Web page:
High Country Character: Eagle’s Kara Bettis
Vail CO, Colorado
EAGLE, Colorado ” In a job where viewing and investigating dead bodies is the daily grind, you may not expect Eagle County Coroner Kara Bettis to say she relies most on people that are alive and well.
That’s because the coroner is an elected position.
“People vote for you before they die, hoping that when they do, you’ll figure out why,” she said.
Bettis doesn’t take her job or the subject of death lightly. She’s on her second term as the county’s coroner and she doesn’t foresee leaving the post until the voters dictate it, she said.
The Eagle resident and proud mother of two loves her job ” even if it does mean being called out to a scene in the middle of the night or delivering bad news to a parent or loved one. There’s a payoff, she said, in helping a grieving family find answers.
Vail Daily: The obvious question is, what got you into this profession?
Kara Bettis: When I was in college, forensics was just starting. My boyfriend at the time (now her husband), he was in a class and he was the one who told me I’d be interested. I’m more into that death investigation stuff.
VD: Why is it about the job that you enjoy?
KB: What I enjoy about the job is helping families, helping them understand why their loved one died ” hopefully preventing them from dying the same way. That’s the reward of the job. The part that does intrigue me is the investigation part of it. When somebody passes away, they do leave clues. They can’t tell you, but they do give you hints. Sometimes it’s obvious, sometimes it’s not.”
VD: What’s the scope of what you do?
KB: 24/7 I’m on call. It doesn’t matter where I am or what I’m doing. I work with the body and the evidence on the body. I hire a forensic pathologist to do the autopsy … and I determine the cause of death. I work with ambulance, fire, CBI, the sheriff’s office, police. I’m interested in what the police find and they’re interested in what I find. It’s always a team.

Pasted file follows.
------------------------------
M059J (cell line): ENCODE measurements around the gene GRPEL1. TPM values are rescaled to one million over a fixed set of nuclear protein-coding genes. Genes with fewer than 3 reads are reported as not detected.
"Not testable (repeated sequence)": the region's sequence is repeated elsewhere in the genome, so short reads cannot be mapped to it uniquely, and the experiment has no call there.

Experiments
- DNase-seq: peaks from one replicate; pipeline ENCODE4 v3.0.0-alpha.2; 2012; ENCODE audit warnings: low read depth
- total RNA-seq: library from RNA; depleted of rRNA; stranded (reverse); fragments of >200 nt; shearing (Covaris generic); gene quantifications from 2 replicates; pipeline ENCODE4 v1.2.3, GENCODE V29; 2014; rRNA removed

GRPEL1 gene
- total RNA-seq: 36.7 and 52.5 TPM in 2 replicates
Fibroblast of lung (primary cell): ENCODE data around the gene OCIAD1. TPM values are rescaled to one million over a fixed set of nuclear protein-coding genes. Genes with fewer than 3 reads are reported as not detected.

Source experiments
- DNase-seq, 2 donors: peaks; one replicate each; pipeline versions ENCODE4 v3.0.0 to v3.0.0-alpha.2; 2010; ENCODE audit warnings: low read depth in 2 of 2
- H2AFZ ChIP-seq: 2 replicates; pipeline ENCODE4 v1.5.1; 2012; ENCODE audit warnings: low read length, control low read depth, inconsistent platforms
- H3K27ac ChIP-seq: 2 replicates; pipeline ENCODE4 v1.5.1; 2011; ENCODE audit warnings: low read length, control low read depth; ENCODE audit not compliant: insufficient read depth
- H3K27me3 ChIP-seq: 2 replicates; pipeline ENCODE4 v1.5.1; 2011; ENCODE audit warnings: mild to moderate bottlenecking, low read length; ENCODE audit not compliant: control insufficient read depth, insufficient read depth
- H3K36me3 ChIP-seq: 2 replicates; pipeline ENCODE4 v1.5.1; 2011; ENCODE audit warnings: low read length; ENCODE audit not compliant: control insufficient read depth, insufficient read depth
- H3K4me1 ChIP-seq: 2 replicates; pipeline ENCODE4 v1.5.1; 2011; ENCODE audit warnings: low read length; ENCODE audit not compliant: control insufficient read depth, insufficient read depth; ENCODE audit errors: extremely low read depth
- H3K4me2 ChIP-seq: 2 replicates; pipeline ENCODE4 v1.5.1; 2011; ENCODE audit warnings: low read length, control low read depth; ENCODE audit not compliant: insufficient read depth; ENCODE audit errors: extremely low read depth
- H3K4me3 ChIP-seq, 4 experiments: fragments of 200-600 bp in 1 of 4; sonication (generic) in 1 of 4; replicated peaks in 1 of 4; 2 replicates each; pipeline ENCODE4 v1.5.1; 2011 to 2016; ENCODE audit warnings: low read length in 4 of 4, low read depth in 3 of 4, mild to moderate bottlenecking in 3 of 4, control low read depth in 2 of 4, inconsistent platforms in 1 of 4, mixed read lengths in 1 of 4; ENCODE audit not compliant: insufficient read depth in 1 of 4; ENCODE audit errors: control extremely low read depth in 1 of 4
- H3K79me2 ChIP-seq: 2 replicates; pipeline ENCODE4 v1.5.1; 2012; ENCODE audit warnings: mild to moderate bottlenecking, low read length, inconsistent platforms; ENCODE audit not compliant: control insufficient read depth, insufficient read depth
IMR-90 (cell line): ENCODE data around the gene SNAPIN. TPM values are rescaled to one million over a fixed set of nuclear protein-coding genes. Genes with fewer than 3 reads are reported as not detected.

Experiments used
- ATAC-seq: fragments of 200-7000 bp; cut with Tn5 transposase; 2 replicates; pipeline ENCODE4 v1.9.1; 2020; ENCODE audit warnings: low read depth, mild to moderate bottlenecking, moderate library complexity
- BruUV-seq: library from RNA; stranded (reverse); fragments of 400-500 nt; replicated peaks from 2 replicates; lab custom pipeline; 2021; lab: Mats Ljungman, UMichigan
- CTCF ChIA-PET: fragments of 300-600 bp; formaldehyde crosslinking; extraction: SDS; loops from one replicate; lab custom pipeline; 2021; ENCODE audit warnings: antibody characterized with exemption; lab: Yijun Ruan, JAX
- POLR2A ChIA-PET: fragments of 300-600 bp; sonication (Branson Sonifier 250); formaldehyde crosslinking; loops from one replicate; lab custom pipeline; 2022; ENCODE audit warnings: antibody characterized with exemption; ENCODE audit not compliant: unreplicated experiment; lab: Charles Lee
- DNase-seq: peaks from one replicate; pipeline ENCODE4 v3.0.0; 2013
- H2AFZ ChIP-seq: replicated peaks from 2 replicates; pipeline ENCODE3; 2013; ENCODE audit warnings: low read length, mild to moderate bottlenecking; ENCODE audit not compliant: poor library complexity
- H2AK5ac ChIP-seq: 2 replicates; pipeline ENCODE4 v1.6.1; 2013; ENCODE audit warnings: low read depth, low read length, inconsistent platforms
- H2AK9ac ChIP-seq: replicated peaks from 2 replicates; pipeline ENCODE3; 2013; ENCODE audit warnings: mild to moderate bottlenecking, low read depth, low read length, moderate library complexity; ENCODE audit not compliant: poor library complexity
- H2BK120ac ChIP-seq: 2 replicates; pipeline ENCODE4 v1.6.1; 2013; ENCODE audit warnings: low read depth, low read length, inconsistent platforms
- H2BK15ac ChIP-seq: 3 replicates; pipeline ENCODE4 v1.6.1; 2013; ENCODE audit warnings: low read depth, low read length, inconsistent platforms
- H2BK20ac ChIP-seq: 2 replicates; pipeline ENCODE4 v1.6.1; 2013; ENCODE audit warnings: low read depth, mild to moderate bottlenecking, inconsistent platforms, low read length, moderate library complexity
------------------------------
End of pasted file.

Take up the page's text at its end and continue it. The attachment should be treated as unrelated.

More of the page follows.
VD: What’s the most interesting case you’ve worked on?
KB: The one where a man who drove up to Red Cliff and drove off a cliff and landed on a rock. And then he got out and there were footprints walking away and he fell off another cliff. It was dark out when it happened. We couldn’t determine if it was an accident of suicide. The autopsy shows he fell of a cliff, but who knows why.
VD: What’s the most common causes of death in Eagle County that you’ve seen?
KB: There’s a lot of suicides up here. And there’s a lot of heart-related deaths.
VD: There’s some pretty well-known people around this area. Ever done an autopsy on somebody famous or well-known?
KB: The only famous person I ever had was Clint Eastwood’s daughter’s boyfriend. He had a seizure and died skiing in Vail. I had Entertainment Tonight calling me. I never had so many phone calls.
VD: How do you prepare yourself to go to work each day knowing that you’ll be dealing with bad news?
KB: I remember going to my first infant death. I was eight months pregnant and the baby (that died) was eight months old. It was hard. I just said, ‘I have to do my job, I have to be professional.’ The more I’ve been in the business, the more I’ve gotten used to it. What I prepare myself for is for children and infant deaths. There’s no way to prepare yourself, though, because you know it’s going to be difficult.
VD: Does your job impact your view on life and mortality?
KB: Definitely. You view life differently. You realize how precious life is, the day-to-day things, because you know it can be gone so quick. It affects my whole life. That hard thing is it brings a lot of anxiety because I always think the worst ” because I always see the worst. I don’t see the people who made it through.
Dustin Racioppi can be reached at 970-748-2936 or email@example.com.